Limit the number of colours used to as few as possible. Don’t try to assign colours for each and every step of a complicated process.

 

• Pick logical colours per area

Ensure that the colours you select make sense to your plant supervisors and employees alike. Do particular colours seem to logically symbolise zones or the food products processed in your facility?


• Avoid complicated colour combinations

Mixing brush/squeegee heads and handle colours can sometimes result in confusion. 


• Roll out the colour-coding program all at once

Implement your colour-coding system within the zones affected all at once; have a definite end date for your old system and start date for your new colour-coded system.


• Good communication is key

Meet with each of your shift managers first, then roll out the program to employees.


• Reinforce the colour-coding with good signage, shadow boards, or colour coded equipment storage (e.g. wall brackets)

Make it clear (use images or multilingual text if necessary).


• Be sure your tools and storage areas match

Make sure the tools are stored in the same area where they are used to further avoid confusion and cross-contamination.


• Colour-coding plan and equipment maintenance

Regularly monitor and review your colour-coding plan, and check and maintain your cleaning equipment, so as to maximise your control of cross-contamination.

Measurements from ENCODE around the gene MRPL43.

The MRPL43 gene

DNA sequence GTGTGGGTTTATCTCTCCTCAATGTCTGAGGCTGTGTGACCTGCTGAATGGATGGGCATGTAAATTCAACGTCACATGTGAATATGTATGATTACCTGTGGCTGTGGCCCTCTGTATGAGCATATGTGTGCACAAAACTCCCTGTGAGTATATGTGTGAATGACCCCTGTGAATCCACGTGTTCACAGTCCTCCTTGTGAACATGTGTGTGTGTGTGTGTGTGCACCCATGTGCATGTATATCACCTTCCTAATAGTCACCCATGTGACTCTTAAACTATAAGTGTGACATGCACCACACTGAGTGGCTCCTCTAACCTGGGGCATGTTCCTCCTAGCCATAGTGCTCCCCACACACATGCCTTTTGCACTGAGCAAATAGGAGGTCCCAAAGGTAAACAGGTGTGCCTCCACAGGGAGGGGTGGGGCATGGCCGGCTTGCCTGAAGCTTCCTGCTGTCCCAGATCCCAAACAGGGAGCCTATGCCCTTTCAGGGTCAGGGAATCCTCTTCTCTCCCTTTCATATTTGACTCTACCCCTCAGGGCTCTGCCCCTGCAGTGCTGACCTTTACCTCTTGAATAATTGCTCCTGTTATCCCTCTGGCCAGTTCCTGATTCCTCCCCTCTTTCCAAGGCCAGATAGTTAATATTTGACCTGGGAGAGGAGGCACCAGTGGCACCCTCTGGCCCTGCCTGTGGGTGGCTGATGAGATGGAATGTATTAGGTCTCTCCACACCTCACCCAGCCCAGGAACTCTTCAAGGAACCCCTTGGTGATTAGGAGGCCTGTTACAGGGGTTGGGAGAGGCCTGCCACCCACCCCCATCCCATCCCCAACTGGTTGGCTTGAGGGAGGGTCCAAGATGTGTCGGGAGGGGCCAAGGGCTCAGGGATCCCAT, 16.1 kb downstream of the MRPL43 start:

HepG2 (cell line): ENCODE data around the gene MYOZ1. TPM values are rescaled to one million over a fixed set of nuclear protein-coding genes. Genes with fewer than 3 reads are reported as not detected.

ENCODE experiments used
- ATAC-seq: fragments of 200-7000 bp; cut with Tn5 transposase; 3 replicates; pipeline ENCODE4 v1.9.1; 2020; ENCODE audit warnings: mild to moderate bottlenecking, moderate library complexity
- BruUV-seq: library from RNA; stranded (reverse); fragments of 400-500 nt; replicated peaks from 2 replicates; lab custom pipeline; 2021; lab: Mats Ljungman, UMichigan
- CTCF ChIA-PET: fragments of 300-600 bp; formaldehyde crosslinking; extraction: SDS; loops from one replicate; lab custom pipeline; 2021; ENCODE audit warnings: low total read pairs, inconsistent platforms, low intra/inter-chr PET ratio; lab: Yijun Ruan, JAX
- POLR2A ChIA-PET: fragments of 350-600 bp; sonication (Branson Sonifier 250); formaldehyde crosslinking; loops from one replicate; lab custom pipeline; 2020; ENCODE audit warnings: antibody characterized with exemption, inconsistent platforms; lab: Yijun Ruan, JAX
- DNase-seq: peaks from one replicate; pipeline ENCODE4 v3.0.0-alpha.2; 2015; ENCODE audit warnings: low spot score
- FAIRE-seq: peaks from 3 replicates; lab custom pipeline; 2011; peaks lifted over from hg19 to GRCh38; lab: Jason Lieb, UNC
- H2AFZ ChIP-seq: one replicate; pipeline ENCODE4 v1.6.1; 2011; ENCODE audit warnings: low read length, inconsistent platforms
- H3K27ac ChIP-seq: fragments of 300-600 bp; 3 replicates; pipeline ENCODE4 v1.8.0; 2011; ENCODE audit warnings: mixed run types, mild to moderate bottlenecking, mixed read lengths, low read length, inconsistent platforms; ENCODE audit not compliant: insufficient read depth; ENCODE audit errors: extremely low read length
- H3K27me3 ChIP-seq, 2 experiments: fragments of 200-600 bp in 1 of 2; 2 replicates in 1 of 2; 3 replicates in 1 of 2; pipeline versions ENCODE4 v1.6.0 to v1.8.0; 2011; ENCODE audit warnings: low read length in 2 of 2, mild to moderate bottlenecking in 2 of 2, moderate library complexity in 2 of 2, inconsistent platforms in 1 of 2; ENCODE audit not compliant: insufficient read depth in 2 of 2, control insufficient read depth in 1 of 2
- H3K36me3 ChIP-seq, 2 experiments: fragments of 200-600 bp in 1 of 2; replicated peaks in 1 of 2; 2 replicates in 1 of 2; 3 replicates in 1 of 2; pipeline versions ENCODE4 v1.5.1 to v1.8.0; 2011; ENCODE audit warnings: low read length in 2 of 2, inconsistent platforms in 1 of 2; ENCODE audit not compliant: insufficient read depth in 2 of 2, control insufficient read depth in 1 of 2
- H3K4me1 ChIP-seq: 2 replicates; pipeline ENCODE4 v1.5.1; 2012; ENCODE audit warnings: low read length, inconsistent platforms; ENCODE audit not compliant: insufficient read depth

• Follow through

Utilise the same documentation at point of use, with your Purchasing Department and with your Quality Manager so everyone can work to the same system.

 

 


      

 

The Vikan colour-coded range is now available from System Hygiene 

 

System Hygiene offers Vikan's comprehensive range of colour-coded cleaning tools and equipment, and equipment storage options like colour-coded wall brackets, all supported by documentation on aspects such as food contact approval and technical specifications.

 

Click to view the Vikan range now, or speak with your System Hygiene representative for specialist colour-coding advice.

 

 


       

 

The Vikan site survey 

 

If you have a factory audit scheduled for the near future, you’ll naturally want to satisfy auditors and earn a stamp of approval for your hygiene operations. A Vikan Site Survey is a great way to improve the certainty of passing – and in fact to move beyond just passing audits to getting ahead of the field as a hygiene leader. A Site Survey involves a thorough inspection of your plant with a view to identifying and solving hygiene problems before the auditors find them. 

 

To find out more about booking your free Vikan site survey, please speak with your System Hygiene Representative.

 

 


      

 

Article Credits

We are most grateful to Jette Fruergaard, Product Manager, Hygiene and Classic at Vikan Denmark for this article which is based on an original white paper published by Remco Products Corporation. Copyright © 2013 Vikan A/S. All Rights Reserved.